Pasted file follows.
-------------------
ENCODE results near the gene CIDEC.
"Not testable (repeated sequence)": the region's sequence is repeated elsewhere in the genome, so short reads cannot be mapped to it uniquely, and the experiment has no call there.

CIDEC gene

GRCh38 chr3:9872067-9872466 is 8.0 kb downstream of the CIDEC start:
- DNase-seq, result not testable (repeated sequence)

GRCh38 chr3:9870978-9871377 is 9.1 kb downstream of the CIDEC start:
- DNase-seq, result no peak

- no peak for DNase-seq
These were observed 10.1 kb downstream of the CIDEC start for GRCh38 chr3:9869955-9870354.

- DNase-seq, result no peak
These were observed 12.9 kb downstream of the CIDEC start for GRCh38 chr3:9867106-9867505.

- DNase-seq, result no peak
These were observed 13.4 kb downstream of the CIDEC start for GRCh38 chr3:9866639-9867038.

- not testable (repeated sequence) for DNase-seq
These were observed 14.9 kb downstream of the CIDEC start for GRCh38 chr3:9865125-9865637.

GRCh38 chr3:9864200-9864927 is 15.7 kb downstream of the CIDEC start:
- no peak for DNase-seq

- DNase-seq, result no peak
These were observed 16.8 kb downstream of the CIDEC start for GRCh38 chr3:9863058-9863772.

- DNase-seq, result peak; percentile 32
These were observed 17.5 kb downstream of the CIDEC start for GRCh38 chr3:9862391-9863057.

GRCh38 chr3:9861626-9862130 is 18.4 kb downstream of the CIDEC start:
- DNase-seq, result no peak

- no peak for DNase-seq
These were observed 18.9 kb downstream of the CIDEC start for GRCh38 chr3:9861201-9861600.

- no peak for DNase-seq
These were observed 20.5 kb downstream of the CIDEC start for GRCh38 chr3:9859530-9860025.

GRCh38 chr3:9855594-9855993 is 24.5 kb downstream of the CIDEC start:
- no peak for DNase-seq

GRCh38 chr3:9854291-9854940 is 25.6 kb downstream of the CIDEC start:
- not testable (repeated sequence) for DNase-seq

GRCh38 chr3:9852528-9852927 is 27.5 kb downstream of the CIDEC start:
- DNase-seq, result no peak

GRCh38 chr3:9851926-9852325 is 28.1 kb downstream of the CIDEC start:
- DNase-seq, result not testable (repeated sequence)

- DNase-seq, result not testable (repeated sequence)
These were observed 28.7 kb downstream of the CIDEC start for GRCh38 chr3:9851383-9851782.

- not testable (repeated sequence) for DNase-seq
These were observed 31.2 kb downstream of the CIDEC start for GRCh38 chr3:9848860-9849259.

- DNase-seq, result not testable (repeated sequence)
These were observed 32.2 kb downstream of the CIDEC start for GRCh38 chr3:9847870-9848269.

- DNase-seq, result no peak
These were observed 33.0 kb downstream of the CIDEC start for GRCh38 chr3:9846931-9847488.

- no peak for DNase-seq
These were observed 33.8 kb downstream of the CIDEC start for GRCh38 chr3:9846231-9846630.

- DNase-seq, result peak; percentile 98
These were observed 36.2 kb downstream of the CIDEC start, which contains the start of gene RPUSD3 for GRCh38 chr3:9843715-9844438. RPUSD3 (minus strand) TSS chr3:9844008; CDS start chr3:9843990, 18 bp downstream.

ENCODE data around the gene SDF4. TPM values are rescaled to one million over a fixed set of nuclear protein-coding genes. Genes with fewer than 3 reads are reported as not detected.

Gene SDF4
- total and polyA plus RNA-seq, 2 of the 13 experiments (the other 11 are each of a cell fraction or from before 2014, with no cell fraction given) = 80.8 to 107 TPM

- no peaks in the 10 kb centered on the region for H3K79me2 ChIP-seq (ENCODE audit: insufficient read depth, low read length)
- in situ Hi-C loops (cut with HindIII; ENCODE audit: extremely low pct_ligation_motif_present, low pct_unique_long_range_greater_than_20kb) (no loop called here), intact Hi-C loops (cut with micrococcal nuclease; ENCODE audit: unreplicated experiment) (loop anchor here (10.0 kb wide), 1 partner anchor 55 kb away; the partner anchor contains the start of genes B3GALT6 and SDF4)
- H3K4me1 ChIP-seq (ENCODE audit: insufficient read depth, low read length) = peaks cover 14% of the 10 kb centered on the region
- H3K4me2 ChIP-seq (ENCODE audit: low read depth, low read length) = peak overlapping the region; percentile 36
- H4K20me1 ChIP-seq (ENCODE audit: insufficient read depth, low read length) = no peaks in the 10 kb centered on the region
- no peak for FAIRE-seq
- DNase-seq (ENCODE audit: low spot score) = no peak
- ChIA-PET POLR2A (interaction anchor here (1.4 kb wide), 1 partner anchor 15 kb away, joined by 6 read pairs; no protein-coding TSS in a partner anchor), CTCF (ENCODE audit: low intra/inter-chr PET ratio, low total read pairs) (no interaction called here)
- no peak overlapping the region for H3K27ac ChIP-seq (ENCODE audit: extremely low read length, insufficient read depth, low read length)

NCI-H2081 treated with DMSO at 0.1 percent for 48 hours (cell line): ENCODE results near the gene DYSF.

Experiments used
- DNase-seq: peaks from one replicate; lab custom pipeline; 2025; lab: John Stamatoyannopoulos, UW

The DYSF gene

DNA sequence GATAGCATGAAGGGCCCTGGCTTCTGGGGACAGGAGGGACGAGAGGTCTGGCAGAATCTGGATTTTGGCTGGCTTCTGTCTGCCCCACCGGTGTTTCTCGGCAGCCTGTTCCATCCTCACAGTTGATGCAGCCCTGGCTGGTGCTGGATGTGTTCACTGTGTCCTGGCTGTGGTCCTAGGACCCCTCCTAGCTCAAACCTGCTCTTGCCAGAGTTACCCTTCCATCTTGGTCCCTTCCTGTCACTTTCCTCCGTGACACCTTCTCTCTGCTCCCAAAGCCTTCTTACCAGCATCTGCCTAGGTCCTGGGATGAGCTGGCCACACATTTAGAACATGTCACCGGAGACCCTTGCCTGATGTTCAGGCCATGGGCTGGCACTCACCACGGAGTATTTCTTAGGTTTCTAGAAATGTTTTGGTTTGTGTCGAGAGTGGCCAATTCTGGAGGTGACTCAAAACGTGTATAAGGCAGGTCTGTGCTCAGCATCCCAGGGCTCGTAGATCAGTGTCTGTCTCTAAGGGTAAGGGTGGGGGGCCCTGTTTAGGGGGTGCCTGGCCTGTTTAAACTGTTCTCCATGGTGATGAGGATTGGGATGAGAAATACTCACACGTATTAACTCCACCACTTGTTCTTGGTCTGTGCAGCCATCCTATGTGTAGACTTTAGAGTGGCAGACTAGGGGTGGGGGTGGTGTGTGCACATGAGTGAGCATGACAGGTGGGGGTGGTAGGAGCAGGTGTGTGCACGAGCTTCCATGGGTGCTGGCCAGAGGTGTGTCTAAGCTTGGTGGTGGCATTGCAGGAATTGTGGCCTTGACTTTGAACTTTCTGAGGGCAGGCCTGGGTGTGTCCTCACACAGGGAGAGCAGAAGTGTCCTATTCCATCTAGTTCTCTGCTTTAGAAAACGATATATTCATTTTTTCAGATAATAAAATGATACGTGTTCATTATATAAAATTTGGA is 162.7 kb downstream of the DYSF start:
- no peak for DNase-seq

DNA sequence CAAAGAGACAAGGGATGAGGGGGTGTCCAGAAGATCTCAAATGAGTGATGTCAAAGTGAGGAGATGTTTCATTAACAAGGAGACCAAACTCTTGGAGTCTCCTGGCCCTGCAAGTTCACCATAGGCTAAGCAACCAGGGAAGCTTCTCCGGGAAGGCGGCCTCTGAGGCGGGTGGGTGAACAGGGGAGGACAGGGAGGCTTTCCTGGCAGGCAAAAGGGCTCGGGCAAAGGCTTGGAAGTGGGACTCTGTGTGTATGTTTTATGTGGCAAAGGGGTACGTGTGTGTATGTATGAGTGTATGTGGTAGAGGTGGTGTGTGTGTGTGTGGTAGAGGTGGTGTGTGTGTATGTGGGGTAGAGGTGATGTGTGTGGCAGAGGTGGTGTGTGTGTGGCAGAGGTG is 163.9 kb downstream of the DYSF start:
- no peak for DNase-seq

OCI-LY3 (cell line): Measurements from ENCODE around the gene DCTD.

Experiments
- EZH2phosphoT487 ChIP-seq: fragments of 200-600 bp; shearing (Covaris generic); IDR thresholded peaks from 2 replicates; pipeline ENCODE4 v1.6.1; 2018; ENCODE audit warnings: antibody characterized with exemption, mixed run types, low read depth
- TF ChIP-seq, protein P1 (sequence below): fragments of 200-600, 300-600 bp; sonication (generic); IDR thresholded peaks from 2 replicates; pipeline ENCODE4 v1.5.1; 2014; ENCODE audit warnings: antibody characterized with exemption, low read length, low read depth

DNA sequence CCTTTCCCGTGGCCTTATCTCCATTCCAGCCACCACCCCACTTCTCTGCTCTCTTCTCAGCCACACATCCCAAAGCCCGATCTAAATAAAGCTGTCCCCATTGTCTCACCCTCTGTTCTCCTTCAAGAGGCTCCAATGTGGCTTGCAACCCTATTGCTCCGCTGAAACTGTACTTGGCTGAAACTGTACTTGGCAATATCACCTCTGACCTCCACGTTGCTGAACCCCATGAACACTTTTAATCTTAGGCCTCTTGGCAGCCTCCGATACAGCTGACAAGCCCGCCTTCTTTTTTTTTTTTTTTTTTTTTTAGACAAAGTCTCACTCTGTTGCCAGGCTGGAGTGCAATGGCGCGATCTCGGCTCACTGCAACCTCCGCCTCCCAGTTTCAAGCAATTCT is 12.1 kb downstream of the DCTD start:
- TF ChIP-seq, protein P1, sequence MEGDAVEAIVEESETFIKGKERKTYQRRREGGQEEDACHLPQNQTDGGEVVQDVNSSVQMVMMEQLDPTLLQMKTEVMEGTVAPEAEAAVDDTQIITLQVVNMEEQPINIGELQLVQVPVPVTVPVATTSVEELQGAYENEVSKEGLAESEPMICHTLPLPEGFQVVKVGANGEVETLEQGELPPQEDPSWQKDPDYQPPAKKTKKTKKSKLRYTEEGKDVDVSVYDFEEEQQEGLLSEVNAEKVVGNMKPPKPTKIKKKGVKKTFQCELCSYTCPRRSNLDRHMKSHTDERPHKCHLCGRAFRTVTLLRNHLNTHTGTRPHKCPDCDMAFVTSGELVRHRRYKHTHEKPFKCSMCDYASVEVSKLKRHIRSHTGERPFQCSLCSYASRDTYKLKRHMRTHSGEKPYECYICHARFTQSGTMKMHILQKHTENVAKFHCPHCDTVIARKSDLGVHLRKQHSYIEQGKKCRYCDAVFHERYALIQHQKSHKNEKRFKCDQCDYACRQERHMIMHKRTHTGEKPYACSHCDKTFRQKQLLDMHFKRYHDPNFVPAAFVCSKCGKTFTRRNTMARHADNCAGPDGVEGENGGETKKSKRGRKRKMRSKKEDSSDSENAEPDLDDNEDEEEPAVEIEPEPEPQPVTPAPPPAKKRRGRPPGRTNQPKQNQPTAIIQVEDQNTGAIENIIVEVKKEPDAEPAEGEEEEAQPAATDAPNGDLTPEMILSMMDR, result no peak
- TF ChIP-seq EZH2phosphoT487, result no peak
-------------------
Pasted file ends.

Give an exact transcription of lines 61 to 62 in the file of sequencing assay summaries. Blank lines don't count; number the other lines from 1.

Experiments used
- DNase-seq: peaks from one replicate; lab custom pipeline; 2025; lab: John Stamatoyannopoulos, UW